Downtown Nassau pictured during the COVID-19 lockdown.
By YOURI KEMP
Tribune Business Reporter
Cruise tourism-dependent downtown Nassau businesses yesterday said they may close down until September with revenues down by up to 70 percent in a bid to survive until the industry’s return.
George Mousis, Athena Café’s general manager, told Tribune Business of the cruise industry’s decision not to restart until September 15: “Well, it’s a big blow to us downtown for everybody - from the employers straight to to the employees. Most of out clientele in the downtown area are the cruise ship passengers, but unfortunately we are going to suffer the brunt of the blow.
“Thank God we cater to the locals too; they keep us going, but let’s see for how long. We have a few curbsides and dine-ins along with the takeout. We will stay open for the time being. My jewellery store downstairs is closed, but if we open up who is going to come in to shop?
“No one is buying jewellery right now. Even with the restaurant right now, the average person is going to the food store and spending the money and providing for their families. They spend money to have a meal stretched over a few days. Disposable income right now for the average person is not there, and we don’t know how long this will go on for,” Mr Mousis continued.
“At least 70 percent of our sales are gone, so right now we can’t see any profits. But we have to keep it going and keep our employees engaged, and we’ll try to hold on.” Maybe this can be an opportunity for downtown and for us to adjust our model because we need some more locals downtown. For example, where are they to park if they want to come downtown? We need this to become more of a local hub, like back in the day.
“They were supposed to revitalise downtown and improve it, but generally speaking we don’t see much action. I don’t see any movement, no forward movement, in terms of cleaning it up and making it more attractive to the common customer that are local or tourist alike. It’s not much to bring them downtown for. We have a few banks and we have a few restaurants, but generally speaking the first hurdle is where are people to park?,” he added.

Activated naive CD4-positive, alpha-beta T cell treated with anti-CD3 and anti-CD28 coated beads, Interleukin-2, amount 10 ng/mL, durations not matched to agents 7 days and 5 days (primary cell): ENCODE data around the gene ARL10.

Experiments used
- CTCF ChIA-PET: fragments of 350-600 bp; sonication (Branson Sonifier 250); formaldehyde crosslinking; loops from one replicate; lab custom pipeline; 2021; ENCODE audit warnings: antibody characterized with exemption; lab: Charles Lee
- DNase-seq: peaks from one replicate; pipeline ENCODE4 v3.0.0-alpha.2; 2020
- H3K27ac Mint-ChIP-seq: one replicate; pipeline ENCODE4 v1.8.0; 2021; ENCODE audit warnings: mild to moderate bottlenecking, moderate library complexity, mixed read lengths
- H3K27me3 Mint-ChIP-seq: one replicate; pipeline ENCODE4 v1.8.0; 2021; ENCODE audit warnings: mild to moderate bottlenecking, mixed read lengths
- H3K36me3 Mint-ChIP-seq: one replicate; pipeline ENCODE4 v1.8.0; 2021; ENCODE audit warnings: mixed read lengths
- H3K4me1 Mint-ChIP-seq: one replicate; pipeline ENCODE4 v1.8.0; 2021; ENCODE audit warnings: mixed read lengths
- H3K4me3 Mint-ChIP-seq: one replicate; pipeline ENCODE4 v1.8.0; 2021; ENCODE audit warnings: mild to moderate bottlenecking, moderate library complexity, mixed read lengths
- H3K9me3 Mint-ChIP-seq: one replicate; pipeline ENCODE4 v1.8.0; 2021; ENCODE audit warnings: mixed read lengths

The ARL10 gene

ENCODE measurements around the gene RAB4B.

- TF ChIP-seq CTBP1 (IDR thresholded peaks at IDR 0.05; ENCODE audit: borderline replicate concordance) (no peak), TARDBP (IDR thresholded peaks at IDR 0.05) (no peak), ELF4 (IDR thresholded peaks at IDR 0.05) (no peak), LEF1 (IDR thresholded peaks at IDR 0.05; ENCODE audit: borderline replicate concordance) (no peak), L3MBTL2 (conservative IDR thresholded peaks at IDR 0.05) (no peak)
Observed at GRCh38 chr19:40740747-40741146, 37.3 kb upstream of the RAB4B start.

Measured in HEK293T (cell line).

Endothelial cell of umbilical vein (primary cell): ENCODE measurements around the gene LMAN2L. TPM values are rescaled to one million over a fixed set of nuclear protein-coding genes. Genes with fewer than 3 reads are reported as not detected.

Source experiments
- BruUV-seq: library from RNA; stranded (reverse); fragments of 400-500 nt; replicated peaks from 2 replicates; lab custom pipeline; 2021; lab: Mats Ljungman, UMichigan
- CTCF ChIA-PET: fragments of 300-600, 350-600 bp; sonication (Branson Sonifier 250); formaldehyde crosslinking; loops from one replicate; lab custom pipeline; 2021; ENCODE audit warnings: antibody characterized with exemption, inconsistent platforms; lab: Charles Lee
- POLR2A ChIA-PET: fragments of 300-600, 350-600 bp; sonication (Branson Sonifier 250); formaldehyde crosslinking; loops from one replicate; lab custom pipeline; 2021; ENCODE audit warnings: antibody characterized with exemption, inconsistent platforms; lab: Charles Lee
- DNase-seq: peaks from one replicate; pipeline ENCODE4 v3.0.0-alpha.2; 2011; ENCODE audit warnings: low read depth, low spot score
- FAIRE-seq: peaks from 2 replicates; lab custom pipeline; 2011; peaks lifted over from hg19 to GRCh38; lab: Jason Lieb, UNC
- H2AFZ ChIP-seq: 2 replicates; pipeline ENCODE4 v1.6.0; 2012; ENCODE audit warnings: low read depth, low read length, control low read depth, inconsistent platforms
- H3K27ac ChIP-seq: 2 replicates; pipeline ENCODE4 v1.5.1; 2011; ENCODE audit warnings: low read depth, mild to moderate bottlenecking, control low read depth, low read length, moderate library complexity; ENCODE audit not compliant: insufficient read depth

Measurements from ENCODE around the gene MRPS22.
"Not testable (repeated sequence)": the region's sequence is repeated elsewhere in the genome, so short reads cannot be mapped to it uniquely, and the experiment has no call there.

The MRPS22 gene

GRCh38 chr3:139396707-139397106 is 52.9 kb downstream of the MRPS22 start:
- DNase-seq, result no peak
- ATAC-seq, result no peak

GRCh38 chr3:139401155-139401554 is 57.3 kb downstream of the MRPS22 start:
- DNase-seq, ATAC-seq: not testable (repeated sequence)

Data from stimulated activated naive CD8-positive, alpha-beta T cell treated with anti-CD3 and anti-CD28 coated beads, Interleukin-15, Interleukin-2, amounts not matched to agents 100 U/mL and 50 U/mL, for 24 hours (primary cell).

“Even last week for Father’s Day they were towing cars and, all of a sudden, no one was able to park. I know the spaces are for the taxis, but where are the taxis now? They are not around here, so why not let the locals utilise the spaces at least until things get back in action. But now a local is trying to patronise an establishment downtown and their car is getting towed, because I had a guest that was eating lunch and they had to get up and move their car.”
Ryen Fox, general manager of Bonneville Bones’ downtown store, said: “There has been a huge impact thus far. Basically there is little to no traffic of customers downtown. We still have a few persons that actually work downtown that come in.
“September does seem a long ways away, but at the same time I understand the necessity to protect us, because we don’t have the resources to take a full brunt of the coronavirus. So, it’s kind of a necessary evil but it is bittersweet.”
Ms Fox added: “Of course we had to reduce our hours and there is no way to be certain on what path we’re going to take in terms of staying open or not. We have been trying to do things to bring our customers downtown, because there is less traffic. But I can’t say for sure if we are going to stay open or not.”
Christine Wong, general manager of Sue Nan Shoppe, said: “We are disappointed but there is really not a lot that we can control. We just have to do the best that we can under all circumstances, but we’re disappointed. We need the flow of visitors.
She said it was unlikely to be “feasible” to remain open indefinitely with the lack of customer traffic, and added that she may close down any day now until September. “I think September is going to be too long of a wait based on everything we’re seeing. We are literally seeing a handful of people a day,” she added.